Why don’t we try to avoid taxpayers picking up the tab for a succession of unwanted children, born to mothers devoid of any stable relationship?  Or punish mothers who drink heavily during pregnancy because of the likelihood that their children will suffer from foetal alcohol syndrome and become a semi-permanent burden on other taxpayers?  (Actually, I would have more sympathy with policies of this kind than for some of the other policies now in place.)

Indeed, I have views on all these issues, but this morning I want to discuss just three areas where, in my view, the intrusion of the state has gone well beyond what can be justified.

The first is policy towards foreign direct investment.  I claim to be a world authority on this subject, having written two books on the pros and cons of foreign direct investment – the first book deploring the costs of foreign investment and the second applauding its benefits!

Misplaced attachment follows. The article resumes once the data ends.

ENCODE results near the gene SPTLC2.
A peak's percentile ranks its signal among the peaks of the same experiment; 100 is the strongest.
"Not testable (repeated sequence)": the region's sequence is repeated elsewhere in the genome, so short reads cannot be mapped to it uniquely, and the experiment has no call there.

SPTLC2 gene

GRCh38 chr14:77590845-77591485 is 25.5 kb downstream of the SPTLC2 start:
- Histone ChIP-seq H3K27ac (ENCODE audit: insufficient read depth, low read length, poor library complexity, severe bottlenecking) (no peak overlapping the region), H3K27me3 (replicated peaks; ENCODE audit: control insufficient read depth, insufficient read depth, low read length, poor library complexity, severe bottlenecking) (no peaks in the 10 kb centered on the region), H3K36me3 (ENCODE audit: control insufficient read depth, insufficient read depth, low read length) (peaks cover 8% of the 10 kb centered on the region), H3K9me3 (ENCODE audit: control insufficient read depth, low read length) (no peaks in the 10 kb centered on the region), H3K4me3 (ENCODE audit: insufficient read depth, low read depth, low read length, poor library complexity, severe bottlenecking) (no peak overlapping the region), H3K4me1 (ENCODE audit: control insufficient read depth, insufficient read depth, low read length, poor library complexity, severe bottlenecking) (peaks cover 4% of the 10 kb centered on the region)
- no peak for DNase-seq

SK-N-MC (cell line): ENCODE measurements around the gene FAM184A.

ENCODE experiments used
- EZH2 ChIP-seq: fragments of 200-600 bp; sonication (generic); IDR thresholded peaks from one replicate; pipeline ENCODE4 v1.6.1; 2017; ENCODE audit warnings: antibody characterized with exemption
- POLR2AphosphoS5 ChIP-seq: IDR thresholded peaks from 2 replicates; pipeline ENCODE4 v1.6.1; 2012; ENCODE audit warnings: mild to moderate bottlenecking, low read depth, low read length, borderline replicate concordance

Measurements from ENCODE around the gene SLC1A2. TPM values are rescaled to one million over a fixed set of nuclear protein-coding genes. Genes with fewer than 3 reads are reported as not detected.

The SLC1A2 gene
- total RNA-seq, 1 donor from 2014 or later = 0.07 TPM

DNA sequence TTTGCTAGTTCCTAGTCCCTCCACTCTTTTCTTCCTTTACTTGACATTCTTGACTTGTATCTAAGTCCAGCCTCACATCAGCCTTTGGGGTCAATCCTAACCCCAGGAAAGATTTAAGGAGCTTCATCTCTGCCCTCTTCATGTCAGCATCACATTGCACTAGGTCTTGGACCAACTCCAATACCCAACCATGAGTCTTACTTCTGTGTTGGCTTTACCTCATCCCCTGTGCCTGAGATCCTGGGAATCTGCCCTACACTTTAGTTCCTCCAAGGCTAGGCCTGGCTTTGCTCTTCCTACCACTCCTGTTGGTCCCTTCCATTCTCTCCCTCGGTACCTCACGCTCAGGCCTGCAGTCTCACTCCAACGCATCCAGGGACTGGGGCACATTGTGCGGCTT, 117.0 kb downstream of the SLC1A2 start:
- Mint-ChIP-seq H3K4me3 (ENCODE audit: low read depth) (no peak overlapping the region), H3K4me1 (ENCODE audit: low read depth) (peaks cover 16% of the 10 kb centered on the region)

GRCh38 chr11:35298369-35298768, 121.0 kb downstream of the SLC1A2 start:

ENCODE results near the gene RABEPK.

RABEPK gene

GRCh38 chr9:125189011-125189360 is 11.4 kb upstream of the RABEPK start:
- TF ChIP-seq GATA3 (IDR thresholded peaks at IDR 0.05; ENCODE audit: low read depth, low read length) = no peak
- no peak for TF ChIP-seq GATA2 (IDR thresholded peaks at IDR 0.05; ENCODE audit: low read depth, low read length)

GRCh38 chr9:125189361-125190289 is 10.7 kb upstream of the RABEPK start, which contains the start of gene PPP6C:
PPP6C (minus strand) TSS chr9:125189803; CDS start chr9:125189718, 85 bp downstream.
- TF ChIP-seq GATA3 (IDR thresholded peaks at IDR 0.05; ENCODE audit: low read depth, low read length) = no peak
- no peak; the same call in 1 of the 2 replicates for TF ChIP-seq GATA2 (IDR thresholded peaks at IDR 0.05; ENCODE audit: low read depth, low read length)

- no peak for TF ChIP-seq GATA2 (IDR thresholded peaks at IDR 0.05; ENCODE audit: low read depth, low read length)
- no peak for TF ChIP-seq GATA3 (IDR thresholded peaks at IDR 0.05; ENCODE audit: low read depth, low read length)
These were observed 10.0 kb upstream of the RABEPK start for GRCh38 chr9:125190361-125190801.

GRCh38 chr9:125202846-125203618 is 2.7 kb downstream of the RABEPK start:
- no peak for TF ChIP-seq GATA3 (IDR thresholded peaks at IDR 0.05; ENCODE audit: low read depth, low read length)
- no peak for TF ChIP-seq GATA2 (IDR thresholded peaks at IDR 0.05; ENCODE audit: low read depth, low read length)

Actually, it’s not difficult to show that foreign direct investment almost always benefits the recipient country, and that the profits earned by the foreign investor are by definition less than the value added in the host country.  The only exception is where the foreign investor receives the benefit of some kind of host country subsidy.  Those subsidies were very common in New Zealand’s past – think the artificially high prices which foreign-owned car companies were able to charge New Zealand consumers because of high tariffs on imports.  But with quantitative import controls long gone and tariffs very substantially reduced such subsidies no longer exist, or have been hugely reduced.  So as a starting point, foreign direct investment benefits New Zealanders – through better quality products, reduced prices, more employment opportunities for New Zealanders, more tax paid to the Inland Revenue Department, more rates paid to local governments,  the spread of new technologies, and so on.  Local companies supplying a foreign-owned company are likely to benefit from increased demand, while those in direct competition with the foreign-owned company will probably lose.